- Dissolves. The transition from one scene to another rarely merits paying any attention to, right? (Unless you are watching on of the Star Wars movies by Coppola’s friend George Lucas, and playing the associated drinking game by the rules my buddies and I observe, which include drinking every time there’s a patented Lucas Wipe across the screen.) But in Apocalypse Now I couldn’t help but notice the profusion of extremely slow dissolves, which (like everything else in the movie) plays into the composition of a fever dream feeling for the entire narrative. One scene fades away and another rises up, they briefly disorientingly overlap, and the narrative becomes unmoored in time and place; is it a few minutes later? Hours? Days? Are we still on the same river? It’s a simple, subtle technique but it is undeniably the right one.

So, to sum up: not a feel-good movie, nor one I’m eager to re-watch any time soon, and I admit that I do find it odd that a good number of people would say that Apocalypse Now is one of their favorite movies (“favorite” is an inherently difficult word to unpack, I find, but that’s a subject for an entirely separate blog post). But it’s a glorious achievement, an awe-inspiring example of the art of filmmaking, and rightfully enshrined in the canon.

Now moving from the metaphorical destruction of human civilization to the literal, I also recently watched Planet of the Apes for the first time ever. Is that flick also on the 1001 Movies list? It certainly is. Is it also valid SUMMER SCHOOL viewing? I would argue yes again, as a one-time sci-fi blockbuster. Did Planet of the Apes come with positive or negative reviews from my cinephile buddy attached? Not explicitly, although I’ve always known that he’s a huge fan of the series (and of all things monkey-related, really) to the point where for a good long while there he had a webmail account with “Dr. Zaius” somewhere in the handle.

They are both redheads.

You would think I was holding a grudge against my pal, though I swear that’s not the case, but nonetheless here’s my verdict: Planet of the Apes is just not very good. I wanted to like it! But I found it kind of a chore to watch. I suspect it made the Must-See list mostly because of the ending, one of the most iconic pieces of post-apocalyptic (and anti-nuclear war) sci-fi imagery in cinema, not to mention one of the biggest surprise twist endings of all time, so much so that “It was Earth all along!” has become common shorthand for just such a swerve. (And no, I am not going to apologize for failing to forewarn a spoiler about the ending to a 45-year-old movie.) And I have no argument with either of those assessments; the derelict Statue of Liberty on the beach is an amazing composition, and the twist ending is solid (albeit a little hard to judge since the surprise factor no longer exists). But there are certain touchstones of pop culture, like the ending to Planet of the Apes, where simply knowing the gist of them is roughly equivalent to having first-hand knowledge of the entire work. If you grok the setup and payoff of Planet of the Apes, you can pretty safely skip it. You aren’t going to gain a whole lot of nuanced insight for sitting through the entire movie.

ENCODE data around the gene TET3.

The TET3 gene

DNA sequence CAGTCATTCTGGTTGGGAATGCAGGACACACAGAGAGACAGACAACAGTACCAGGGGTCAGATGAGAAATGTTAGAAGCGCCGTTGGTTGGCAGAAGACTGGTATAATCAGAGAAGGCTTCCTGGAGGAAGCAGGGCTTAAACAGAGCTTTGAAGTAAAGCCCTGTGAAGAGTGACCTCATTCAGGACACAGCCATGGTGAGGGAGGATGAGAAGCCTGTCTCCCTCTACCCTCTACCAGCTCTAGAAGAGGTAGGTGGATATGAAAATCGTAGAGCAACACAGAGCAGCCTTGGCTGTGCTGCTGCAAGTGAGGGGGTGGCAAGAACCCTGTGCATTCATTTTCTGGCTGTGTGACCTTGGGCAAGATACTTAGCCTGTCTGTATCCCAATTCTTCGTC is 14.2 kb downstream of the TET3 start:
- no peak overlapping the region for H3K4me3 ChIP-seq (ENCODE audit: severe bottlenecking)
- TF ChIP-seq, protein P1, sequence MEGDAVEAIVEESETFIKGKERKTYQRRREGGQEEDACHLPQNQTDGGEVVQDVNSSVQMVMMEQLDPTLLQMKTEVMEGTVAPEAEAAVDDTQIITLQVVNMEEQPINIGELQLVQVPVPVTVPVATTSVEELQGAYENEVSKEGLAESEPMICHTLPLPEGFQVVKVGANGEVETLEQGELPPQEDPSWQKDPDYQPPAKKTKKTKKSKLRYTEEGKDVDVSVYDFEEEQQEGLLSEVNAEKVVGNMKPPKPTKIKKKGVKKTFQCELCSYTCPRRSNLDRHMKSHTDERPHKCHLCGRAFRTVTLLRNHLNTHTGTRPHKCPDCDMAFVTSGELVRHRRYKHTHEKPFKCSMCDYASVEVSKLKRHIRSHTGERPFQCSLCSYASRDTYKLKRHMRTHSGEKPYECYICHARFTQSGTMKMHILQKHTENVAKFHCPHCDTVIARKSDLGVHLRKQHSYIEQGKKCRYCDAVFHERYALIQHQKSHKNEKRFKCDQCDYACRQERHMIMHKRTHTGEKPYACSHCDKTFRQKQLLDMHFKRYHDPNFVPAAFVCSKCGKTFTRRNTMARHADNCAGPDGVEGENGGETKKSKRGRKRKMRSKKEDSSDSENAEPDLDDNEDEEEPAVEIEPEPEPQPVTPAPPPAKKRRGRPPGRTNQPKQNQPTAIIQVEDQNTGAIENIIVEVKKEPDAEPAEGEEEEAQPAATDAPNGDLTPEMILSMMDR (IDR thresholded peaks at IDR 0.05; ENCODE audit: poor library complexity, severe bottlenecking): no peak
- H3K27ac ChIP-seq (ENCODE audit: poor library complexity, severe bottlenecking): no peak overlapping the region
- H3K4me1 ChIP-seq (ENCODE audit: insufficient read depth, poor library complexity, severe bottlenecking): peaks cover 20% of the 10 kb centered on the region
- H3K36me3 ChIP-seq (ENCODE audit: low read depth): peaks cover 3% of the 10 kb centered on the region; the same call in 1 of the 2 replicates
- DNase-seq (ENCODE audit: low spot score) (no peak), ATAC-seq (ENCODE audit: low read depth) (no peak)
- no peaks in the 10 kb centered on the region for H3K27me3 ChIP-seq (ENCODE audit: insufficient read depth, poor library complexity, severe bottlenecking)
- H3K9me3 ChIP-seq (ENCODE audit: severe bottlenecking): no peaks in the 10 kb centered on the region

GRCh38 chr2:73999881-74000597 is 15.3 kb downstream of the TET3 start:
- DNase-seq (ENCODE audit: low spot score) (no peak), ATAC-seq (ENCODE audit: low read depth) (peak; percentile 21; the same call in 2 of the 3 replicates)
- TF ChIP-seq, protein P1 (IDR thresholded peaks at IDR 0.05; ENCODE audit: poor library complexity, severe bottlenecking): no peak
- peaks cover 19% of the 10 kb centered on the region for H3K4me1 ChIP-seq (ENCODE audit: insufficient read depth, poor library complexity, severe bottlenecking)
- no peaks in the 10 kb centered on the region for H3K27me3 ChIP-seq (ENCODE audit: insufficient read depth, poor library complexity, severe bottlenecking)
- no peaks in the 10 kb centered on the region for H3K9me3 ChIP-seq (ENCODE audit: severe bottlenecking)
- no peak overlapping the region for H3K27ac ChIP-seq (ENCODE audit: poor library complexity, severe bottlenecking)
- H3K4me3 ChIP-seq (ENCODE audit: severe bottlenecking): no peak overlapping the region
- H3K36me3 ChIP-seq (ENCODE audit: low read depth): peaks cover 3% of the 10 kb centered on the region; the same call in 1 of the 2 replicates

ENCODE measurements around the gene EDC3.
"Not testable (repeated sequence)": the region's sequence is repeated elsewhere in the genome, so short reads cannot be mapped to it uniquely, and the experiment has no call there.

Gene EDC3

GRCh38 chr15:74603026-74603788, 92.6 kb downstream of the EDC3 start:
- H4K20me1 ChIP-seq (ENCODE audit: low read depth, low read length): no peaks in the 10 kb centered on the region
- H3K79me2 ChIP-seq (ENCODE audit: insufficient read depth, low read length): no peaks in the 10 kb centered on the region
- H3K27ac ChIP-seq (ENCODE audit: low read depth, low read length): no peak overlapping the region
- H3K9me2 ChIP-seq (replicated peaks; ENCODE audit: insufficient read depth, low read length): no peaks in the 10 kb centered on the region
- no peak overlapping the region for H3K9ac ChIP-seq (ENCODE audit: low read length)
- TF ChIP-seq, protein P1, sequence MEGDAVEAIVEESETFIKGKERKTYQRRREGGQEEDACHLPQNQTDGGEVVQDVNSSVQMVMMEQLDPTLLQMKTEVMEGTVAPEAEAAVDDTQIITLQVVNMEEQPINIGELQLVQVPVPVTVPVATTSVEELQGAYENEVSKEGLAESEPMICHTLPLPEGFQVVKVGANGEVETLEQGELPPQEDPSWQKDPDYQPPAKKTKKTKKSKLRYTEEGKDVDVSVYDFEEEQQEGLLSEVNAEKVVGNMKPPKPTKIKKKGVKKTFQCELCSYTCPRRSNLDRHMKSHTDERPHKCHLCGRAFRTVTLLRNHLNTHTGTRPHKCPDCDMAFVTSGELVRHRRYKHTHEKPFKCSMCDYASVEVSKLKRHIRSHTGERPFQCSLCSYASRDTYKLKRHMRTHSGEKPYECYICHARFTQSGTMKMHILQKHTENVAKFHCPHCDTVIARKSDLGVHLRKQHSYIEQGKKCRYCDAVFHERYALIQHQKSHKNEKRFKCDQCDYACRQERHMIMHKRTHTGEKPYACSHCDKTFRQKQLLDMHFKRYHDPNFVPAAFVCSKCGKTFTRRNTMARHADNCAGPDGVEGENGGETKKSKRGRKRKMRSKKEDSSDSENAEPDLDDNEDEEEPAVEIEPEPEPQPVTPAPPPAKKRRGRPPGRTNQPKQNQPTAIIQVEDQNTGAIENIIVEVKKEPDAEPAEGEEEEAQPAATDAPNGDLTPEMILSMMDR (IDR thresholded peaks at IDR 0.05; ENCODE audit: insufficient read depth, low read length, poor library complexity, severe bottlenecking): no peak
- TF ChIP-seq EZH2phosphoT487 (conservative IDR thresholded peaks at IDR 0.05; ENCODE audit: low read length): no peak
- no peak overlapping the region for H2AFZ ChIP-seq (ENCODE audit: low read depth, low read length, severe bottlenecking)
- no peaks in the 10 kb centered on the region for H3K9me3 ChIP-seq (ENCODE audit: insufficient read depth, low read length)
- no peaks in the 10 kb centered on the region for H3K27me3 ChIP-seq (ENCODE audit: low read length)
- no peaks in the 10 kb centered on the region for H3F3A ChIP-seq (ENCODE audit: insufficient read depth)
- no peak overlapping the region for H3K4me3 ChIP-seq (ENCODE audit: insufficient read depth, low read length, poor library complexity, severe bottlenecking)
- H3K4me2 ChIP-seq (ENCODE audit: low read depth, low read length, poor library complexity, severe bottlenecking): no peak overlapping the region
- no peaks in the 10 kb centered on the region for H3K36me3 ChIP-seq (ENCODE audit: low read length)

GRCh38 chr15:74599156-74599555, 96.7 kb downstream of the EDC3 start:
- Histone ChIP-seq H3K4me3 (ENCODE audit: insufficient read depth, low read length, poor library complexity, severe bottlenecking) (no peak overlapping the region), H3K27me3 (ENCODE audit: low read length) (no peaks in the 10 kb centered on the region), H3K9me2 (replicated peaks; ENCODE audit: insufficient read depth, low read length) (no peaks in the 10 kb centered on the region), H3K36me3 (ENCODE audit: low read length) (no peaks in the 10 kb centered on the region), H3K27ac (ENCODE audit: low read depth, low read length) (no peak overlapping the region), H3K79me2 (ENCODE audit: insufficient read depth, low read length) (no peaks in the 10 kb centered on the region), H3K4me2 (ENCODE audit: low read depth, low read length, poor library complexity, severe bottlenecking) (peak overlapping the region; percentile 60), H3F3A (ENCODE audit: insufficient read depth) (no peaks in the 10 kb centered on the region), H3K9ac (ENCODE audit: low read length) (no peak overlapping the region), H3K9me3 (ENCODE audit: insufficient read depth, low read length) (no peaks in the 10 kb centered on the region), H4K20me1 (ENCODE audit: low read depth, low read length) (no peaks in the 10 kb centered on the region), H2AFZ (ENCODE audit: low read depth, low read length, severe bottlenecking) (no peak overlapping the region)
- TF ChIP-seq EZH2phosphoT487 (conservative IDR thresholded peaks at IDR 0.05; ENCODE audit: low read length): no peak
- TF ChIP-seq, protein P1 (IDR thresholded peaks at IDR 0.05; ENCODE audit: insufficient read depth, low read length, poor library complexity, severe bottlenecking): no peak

Here are my major beefs with Planet of the Apes:

- Gigantic plot holes, of the “things don’t actually work that way” variety. I know it’s only sci-fi allegory, but there comes a point where suspension of disbelief is so strained that everything falls apart. The astronauts’ mission makes very little sense. If its purpose was to expand human knowledge via exploration, it seems pointless to send them so far away at such near-light speeds that their first reports won’t come back to earth for thousands of years, if at all. If its purpose was colonization and re-population, as Taylor alludes to when he says Stewart was supposed to be their “new Eve”, just think for a minute about how three men plus one woman is one of the worst human breeding arrangements imaginable. Either way, they were throwing the astronauts blindly at a planet that might or might not support human life, and might or might not have its own indigenous intelligent life, which might be hostile to Earthlings showing up uninvited. And the astronauts clearly have no plan whatsoever when all this turns out to be the case. Except it all happens to be the case on Earth, after the spaceship makes a U-turn after 1000 Earth-years with no explanation ever offered as to why. The Apes have evolved to sentience in a mere 2000 years, which is not how evolution works unless we’re being extremely generous about “radiation effects” from the long-ago nuclear war. I’ll turn a blind eye to the Apes speaking perfect English (with British accents!) because that’s a common enough sci-fi trope … but man, it’s hard to ignore it when Taylor’s ability to speak, while the surviving human savages are mute (which - wha-huh?) is such a major plot point. I know another reason why Planet of the Apes stands out in the historical record is because, at the time, the prosthetic make-up for the simians was amazing, but it hasn’t aged well. The eyes of the apes are expressive enough, but mouths don’t move with the dialogue, the muzzles look stiff and rubbery, and again the ability to speak as a sign of intelligence is something the movie itself keeps drawing attention to! There’s plenty of other things to quibble with, though. How about plate tectonics and erosion? Again, I can grant that a nuclear exchange would alter the landscape considerably, but given the Statue of Liberty’s proximity, the Forbidden Zone must be somewhere near the east coast of the former U.S., and yet it looks like Utah (because that’s where they shot it) and I can’t figure out how nuclear war plus 2000 of geological activity would form huge valleys like that in New Jersey or Connecticut.